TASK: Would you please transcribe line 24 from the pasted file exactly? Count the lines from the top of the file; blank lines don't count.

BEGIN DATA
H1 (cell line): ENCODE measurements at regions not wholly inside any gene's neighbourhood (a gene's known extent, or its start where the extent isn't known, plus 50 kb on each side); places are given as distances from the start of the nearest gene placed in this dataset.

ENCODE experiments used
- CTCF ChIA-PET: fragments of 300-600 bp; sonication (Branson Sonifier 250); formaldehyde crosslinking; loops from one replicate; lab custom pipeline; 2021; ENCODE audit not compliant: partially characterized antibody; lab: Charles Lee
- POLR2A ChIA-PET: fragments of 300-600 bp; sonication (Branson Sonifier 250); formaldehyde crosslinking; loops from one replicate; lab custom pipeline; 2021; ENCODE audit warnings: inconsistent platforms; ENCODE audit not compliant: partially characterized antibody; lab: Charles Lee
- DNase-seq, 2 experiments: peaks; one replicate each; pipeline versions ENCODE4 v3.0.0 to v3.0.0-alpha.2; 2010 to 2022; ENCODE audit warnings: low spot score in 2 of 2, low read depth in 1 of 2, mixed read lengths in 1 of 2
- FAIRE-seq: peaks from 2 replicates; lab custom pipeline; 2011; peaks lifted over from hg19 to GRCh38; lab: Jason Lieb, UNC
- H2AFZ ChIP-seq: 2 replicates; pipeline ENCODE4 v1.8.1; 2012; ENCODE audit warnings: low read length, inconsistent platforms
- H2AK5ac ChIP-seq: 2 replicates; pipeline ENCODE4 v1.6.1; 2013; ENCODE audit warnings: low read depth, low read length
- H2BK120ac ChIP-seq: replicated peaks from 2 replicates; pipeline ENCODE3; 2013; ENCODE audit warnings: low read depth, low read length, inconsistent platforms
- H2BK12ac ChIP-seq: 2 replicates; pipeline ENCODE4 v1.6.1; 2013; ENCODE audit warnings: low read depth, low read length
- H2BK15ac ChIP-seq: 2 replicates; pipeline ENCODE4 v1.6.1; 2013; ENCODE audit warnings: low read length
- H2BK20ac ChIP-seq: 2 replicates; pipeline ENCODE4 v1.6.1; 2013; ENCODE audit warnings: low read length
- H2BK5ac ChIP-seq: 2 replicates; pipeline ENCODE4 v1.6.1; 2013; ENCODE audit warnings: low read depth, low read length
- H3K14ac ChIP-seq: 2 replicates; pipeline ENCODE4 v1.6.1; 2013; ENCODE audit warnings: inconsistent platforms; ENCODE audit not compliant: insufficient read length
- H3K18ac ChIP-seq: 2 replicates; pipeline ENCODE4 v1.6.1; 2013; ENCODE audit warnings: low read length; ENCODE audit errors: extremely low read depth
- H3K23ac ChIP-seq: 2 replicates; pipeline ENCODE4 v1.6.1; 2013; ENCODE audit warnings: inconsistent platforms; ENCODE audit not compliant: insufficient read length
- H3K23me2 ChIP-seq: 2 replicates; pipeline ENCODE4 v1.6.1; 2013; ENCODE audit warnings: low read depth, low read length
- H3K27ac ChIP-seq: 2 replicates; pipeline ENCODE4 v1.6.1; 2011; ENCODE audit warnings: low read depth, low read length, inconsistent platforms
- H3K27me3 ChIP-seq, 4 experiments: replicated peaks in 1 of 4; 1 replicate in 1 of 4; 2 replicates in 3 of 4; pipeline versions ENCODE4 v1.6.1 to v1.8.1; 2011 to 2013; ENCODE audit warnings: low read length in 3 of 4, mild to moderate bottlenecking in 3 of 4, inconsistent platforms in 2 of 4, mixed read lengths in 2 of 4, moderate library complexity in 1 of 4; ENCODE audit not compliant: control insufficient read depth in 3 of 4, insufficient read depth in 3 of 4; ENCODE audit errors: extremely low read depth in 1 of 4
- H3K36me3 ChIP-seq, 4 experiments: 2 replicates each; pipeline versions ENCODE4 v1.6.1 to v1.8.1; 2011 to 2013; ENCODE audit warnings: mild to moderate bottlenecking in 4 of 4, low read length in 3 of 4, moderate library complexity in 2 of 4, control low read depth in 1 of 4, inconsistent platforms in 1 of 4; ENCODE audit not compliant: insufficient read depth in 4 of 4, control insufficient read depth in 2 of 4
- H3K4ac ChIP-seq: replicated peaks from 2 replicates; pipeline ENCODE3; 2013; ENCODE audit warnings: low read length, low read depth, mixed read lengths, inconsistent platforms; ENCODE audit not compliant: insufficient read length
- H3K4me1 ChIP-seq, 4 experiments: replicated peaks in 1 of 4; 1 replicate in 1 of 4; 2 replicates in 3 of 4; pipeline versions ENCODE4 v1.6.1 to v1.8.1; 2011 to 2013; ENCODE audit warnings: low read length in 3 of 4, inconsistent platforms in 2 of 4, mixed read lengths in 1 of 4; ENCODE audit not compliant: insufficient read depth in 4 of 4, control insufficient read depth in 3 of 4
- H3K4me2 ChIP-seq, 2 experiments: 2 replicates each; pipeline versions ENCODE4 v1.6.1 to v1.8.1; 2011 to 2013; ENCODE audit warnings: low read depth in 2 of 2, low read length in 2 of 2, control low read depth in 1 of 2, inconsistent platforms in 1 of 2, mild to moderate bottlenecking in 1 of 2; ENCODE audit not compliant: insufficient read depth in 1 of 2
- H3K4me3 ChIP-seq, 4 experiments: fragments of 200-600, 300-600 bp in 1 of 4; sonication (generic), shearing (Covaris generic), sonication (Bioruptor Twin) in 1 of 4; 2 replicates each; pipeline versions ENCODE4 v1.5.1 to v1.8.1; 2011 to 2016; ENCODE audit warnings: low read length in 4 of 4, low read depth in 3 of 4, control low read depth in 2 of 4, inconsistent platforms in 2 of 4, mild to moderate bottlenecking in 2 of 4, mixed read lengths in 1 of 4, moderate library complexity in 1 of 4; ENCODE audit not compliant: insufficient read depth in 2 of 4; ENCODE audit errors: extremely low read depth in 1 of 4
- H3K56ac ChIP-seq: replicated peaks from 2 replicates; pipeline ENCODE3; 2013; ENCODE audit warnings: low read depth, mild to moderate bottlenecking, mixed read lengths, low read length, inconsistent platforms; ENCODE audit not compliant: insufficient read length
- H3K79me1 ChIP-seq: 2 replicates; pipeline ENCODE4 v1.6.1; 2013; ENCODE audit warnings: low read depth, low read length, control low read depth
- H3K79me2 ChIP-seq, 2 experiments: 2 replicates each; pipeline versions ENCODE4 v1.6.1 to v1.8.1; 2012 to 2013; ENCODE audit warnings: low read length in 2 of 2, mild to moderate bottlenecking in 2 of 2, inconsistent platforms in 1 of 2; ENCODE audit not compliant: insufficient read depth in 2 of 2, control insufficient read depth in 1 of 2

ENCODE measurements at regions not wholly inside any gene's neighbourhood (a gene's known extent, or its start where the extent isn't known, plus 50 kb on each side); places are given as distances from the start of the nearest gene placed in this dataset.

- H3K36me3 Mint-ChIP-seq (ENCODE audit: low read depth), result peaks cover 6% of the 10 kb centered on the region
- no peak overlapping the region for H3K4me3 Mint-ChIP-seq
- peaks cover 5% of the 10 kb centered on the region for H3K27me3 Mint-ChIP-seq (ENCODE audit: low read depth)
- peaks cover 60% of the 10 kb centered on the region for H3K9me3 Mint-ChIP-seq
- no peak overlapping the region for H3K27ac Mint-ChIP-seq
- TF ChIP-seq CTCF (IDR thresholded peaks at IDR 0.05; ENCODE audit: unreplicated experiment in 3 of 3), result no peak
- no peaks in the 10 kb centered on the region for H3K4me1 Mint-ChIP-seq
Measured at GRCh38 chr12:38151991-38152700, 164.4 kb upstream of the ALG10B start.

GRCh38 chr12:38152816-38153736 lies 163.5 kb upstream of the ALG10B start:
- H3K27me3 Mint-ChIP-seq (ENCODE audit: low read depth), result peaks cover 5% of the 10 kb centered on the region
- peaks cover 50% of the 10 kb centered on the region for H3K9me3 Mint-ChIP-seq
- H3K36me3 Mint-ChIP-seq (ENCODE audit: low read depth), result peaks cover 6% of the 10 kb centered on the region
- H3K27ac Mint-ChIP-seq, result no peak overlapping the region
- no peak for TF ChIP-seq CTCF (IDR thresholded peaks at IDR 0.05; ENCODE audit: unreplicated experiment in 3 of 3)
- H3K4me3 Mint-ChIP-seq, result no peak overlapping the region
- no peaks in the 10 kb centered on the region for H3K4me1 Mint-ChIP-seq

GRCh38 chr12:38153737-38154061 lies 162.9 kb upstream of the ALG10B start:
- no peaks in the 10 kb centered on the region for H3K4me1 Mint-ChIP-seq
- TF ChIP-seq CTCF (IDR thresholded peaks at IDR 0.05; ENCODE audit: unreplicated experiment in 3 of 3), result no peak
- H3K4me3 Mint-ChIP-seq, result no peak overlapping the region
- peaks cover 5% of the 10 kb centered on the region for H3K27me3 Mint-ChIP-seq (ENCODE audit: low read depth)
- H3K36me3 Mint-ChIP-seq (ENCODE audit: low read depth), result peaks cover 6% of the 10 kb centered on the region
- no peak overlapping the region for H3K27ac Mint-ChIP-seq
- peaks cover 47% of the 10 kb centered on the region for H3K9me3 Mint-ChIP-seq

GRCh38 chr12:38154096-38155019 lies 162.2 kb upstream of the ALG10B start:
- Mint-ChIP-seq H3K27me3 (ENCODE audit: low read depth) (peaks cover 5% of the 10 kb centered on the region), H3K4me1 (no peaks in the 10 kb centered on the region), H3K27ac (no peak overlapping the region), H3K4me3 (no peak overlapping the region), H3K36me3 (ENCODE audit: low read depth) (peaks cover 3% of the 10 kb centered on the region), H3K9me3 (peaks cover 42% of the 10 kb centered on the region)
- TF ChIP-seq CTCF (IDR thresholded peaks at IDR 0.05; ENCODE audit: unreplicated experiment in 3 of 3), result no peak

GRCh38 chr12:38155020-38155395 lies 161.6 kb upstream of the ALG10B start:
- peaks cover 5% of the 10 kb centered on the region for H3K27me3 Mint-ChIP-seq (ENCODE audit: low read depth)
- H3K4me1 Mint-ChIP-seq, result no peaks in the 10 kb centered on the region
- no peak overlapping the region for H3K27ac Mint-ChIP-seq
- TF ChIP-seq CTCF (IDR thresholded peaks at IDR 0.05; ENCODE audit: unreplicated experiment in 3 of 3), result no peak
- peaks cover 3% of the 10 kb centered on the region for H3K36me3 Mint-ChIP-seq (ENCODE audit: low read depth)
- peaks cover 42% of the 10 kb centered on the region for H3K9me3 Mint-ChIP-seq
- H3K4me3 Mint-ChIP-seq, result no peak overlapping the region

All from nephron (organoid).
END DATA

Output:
- H3K4me3 ChIP-seq, 4 experiments: fragments of 200-600, 300-600 bp in 1 of 4; sonication (generic), shearing (Covaris generic), sonication (Bioruptor Twin) in 1 of 4; 2 replicates each; pipeline versions ENCODE4 v1.5.1 to v1.8.1; 2011 to 2016; ENCODE audit warnings: low read length in 4 of 4, low read depth in 3 of 4, control low read depth in 2 of 4, inconsistent platforms in 2 of 4, mild to moderate bottlenecking in 2 of 4, mixed read lengths in 1 of 4, moderate library complexity in 1 of 4; ENCODE audit not compliant: insufficient read depth in 2 of 4; ENCODE audit errors: extremely low read depth in 1 of 4